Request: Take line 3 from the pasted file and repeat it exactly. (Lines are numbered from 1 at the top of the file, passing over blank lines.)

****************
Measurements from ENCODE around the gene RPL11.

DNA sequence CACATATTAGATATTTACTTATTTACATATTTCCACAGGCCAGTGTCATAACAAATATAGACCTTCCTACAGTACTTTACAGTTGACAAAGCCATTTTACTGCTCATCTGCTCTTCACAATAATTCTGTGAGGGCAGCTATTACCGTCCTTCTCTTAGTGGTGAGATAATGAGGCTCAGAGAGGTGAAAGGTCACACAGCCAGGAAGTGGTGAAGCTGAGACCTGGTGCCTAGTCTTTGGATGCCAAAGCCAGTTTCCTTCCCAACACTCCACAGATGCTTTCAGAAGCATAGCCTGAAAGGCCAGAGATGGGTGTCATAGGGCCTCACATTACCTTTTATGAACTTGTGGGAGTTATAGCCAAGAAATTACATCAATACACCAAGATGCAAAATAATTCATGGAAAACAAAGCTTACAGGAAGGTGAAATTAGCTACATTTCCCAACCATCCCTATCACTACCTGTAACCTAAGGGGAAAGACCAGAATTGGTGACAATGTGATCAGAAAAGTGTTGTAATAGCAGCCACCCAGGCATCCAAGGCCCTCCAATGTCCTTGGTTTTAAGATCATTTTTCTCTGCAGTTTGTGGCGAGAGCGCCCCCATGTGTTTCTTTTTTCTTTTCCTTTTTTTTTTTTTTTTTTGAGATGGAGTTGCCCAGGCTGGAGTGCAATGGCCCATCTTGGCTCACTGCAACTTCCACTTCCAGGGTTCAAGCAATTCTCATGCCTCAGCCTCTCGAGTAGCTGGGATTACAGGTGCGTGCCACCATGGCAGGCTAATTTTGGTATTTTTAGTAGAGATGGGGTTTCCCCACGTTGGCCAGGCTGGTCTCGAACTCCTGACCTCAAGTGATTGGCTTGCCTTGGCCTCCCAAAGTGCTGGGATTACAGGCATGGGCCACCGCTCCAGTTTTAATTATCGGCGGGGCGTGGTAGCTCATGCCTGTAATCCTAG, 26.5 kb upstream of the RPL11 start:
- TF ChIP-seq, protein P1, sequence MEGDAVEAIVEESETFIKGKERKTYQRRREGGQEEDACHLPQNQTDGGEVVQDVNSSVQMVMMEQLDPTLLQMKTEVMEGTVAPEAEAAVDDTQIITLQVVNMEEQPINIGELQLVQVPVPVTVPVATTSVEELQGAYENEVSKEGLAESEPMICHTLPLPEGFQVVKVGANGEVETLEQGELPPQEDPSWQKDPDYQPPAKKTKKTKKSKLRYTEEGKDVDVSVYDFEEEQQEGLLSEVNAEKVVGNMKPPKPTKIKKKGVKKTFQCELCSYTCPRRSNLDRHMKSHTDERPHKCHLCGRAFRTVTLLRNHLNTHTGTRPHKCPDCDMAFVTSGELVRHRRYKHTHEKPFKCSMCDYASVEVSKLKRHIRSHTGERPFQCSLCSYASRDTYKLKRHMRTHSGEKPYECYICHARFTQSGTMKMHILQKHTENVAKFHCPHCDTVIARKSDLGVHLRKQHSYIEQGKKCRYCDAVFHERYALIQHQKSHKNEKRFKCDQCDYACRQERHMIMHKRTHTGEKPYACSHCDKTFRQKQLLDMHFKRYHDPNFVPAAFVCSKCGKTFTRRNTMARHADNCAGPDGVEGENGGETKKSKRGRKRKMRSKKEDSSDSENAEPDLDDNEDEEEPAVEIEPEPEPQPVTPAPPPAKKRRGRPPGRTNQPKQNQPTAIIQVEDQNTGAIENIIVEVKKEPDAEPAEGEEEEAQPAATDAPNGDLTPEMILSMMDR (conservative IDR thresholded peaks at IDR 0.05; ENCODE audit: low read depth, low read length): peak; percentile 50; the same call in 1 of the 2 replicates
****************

- TF ChIP-seq, protein P1, sequence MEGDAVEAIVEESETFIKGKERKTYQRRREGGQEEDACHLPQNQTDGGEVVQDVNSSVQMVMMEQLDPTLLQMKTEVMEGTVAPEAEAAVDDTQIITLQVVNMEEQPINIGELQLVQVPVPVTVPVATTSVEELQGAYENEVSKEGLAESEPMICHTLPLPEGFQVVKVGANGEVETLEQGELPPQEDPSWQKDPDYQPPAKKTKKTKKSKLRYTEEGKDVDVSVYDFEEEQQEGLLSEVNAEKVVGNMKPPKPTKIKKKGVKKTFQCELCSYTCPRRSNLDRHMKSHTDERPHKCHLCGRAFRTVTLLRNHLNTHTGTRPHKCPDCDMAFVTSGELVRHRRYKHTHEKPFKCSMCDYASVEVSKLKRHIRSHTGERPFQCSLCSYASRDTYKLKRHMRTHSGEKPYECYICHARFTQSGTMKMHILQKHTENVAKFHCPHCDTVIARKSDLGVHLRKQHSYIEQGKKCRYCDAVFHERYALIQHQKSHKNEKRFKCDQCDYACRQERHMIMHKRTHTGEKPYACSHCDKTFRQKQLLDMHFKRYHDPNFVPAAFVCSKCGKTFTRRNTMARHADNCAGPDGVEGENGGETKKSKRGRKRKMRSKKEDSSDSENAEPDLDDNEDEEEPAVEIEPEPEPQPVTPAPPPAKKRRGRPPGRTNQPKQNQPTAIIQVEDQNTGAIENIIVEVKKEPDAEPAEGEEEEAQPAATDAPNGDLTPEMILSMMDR (conservative IDR thresholded peaks at IDR 0.05; ENCODE audit: low read depth, low read length): peak; percentile 50; the same call in 1 of the 2 replicates